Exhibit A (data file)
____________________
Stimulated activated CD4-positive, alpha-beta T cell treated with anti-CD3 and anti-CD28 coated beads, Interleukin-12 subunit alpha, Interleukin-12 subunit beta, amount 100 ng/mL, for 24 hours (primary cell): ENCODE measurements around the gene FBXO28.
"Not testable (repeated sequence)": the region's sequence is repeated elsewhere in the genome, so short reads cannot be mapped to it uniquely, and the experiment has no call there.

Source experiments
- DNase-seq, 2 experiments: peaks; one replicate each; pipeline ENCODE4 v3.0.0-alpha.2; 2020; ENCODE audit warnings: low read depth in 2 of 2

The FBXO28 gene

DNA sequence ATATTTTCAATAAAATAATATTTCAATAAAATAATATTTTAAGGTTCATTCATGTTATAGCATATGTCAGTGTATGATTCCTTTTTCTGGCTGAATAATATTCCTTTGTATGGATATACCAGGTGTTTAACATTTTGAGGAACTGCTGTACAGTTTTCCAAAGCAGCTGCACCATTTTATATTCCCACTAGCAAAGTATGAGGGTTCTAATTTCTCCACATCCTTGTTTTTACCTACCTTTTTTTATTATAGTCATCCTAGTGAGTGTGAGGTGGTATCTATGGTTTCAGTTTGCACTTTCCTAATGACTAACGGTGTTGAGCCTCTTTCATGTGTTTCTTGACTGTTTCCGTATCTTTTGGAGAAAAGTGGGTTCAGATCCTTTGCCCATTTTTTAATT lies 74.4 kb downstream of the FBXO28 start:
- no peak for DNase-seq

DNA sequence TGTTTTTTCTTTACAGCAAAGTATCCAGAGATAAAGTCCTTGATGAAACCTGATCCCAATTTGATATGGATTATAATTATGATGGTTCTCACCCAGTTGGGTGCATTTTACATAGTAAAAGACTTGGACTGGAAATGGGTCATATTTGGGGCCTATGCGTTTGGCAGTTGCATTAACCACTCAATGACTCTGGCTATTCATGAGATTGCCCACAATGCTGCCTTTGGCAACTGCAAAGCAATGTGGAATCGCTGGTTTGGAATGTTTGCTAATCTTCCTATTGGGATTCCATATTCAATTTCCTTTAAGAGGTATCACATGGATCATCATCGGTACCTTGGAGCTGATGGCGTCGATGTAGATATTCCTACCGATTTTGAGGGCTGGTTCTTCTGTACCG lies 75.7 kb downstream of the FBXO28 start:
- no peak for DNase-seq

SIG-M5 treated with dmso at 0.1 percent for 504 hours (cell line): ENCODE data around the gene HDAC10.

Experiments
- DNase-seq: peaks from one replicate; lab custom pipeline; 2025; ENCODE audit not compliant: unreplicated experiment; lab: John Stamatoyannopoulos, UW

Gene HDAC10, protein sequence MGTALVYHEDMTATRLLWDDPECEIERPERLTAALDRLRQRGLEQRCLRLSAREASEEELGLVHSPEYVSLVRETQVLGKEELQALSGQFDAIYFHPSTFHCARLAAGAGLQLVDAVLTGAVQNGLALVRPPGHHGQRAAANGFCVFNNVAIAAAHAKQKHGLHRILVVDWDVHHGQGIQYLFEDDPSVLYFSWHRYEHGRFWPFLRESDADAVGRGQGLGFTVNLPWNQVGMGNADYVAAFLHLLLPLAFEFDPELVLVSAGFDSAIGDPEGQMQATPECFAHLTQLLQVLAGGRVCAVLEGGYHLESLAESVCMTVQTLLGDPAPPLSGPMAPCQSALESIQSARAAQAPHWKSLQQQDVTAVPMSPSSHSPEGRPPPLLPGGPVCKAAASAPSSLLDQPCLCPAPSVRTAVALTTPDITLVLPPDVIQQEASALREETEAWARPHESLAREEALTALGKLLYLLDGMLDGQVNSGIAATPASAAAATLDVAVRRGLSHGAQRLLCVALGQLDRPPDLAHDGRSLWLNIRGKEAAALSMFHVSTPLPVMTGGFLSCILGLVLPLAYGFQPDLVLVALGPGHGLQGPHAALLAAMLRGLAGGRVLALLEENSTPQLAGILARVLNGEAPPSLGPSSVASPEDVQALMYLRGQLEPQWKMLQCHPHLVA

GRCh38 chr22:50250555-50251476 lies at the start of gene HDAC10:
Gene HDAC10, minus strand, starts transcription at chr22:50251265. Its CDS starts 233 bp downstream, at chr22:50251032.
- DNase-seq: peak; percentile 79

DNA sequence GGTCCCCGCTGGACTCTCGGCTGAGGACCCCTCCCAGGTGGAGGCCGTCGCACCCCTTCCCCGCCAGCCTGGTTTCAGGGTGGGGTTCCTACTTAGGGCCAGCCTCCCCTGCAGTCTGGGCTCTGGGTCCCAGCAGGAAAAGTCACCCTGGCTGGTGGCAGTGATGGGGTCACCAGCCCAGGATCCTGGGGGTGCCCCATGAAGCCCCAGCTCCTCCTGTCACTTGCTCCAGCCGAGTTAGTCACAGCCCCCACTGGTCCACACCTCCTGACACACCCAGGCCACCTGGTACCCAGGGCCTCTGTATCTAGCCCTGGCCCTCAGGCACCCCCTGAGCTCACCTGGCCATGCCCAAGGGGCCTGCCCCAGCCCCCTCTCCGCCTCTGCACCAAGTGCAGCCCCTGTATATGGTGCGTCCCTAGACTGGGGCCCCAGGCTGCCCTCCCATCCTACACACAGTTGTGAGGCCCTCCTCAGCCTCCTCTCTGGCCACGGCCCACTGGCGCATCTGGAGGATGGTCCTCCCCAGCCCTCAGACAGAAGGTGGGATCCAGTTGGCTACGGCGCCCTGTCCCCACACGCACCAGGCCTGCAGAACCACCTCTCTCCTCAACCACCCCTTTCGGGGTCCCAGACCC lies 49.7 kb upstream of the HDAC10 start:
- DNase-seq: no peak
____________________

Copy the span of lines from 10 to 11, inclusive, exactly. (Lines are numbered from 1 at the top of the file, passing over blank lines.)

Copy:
SIG-M5 treated with dmso at 0.1 percent for 504 hours (cell line): ENCODE data around the gene HDAC10.

Experiments